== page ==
Like the first issue, John Romita Jr’s art is still somewhat sketchy– with big bold lines replacing the gloriously detailed pencils that once characterized the earlier part of the artist’s awesome career. As is often the case these days, Romita seems far too willing to rely on the excellent color work of Dean White and Lee Loughridge to cover for his sloppiness. And whoever came up with the idea of making Zola’s visage (Zola has no head, his face usually appears on a flat video screen in the middle of his torso) into a 3D-like hologram that now protrudes from his chest should be shot on sight. Zola’s nearly monochromatic face staring out from a two-dimensional screen was what made him so creepy (and almost pitiful) in the first place. Watching his noggin come swirling out of his chest like DC’s Elongated Man is a silly effect. Ironically, the 3D style effect helps turn the villain into much less ominous 2D stock character.
Given that Captain America #5 was just one long fight sequence, I suspect the comic’s regular readers will be stuck watching Cap (and his “son”) careening around Dimension Z for at least another issue– if not two… Bringing this unsatisfying storyline up to the required page count for a trade collection– which is virtually how all Marvel creators are expected to design their story arcs these days. – Ian MacMillan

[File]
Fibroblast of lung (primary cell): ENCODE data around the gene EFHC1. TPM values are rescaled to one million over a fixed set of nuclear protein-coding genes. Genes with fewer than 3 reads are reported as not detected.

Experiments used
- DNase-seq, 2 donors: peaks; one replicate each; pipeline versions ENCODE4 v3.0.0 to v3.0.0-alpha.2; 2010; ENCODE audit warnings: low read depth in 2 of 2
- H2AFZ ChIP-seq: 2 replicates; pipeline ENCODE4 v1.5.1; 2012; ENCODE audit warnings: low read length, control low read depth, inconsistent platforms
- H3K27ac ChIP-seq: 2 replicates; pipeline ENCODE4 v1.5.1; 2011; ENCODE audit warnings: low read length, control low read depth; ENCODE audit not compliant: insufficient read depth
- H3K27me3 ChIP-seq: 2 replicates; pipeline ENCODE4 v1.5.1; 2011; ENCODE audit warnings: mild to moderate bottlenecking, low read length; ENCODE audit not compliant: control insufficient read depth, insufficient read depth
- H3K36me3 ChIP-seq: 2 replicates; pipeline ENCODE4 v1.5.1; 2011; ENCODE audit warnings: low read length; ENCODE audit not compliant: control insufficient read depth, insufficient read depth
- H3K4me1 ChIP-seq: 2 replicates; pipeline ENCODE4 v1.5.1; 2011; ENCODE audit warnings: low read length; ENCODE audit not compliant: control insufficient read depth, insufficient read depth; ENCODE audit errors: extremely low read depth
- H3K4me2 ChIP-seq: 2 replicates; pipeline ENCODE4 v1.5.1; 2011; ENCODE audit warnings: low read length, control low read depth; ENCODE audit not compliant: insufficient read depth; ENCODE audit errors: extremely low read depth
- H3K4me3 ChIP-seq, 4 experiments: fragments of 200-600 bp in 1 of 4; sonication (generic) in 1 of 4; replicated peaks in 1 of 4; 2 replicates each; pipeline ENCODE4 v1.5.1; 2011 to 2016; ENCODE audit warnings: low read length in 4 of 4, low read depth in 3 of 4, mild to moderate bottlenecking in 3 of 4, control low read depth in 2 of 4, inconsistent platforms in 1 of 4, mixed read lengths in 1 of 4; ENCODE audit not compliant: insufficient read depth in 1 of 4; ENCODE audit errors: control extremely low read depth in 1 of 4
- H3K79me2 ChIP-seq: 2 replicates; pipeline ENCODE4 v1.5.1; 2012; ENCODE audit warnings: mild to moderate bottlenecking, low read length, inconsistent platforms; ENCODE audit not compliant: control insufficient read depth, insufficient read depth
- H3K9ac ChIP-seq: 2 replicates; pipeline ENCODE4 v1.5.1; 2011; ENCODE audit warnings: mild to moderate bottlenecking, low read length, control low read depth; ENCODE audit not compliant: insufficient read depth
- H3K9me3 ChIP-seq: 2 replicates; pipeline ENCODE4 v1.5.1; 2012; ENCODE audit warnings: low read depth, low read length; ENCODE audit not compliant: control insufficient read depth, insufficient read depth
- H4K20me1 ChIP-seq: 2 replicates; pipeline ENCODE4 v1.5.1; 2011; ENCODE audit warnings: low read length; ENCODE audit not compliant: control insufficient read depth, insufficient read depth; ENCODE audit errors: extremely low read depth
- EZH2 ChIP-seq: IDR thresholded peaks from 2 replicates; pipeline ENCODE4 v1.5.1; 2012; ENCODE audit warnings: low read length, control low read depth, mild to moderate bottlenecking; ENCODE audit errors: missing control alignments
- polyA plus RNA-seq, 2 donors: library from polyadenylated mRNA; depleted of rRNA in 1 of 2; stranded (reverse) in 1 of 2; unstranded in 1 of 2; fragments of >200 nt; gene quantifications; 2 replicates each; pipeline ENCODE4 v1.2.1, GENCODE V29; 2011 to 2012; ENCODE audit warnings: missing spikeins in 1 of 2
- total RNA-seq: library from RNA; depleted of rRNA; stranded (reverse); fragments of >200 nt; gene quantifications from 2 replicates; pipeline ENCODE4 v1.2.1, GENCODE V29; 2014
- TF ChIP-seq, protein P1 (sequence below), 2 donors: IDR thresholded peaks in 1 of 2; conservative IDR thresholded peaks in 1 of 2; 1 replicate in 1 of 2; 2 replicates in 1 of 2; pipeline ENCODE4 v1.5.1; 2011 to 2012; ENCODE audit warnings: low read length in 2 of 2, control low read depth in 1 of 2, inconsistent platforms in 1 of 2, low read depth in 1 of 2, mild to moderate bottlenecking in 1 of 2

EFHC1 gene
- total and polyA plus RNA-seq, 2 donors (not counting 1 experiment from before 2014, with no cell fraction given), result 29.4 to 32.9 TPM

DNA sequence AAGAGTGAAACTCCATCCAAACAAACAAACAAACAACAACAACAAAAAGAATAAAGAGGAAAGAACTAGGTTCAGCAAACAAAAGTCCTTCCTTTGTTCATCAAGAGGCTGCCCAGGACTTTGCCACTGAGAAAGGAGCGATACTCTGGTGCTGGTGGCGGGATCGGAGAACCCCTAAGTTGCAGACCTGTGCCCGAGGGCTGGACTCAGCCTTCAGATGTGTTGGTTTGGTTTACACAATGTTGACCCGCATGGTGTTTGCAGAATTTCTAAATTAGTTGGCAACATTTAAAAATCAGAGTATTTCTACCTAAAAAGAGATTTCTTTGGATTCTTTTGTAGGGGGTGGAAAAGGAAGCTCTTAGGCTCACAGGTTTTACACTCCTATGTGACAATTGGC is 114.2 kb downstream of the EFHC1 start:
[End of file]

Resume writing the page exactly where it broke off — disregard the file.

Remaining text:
Justice League #18
Main Story: The Grid
Back-Up Story: Shazam Part 10
Writer: Geoff Johns
Artists: Jesus Saiz, Gary Frank
Colorist: Jeremy Cox
Letterer: Nick J. Napolitano
30 pages, $3.99
This is my first DC Comics review in my 3 months as part of the IMJ Review Crew™ and the worst thing is, I freely volunteered to read this turkey. I received carte blanche from Ian & Jose on what DC title I could pick… And well, here we are. If this is what I have to suffer, it might be another 3 months before I review another DC book.
The basic premise in the main story (all of 18 pages long): The Justice League needs more members– so they put out a call to a variety of heroes. It isn’t a new idea but it is sort of a traditional team book trope, so I won’t hold the lack of originality against Johns. What I will hold him to account for is the lamentable way the plot is executed. A bunch of heroes are transported up to the Justice League Satellite and mill around (having pointless small talk for a few pages) before one of them (Platinum of the Metal Men) goes mad and ends up fighting everyone for another half-dozen pages. Then the story cuts off with an ominous warning (from whatever mysterious agency hijacked Platinum’s programming.)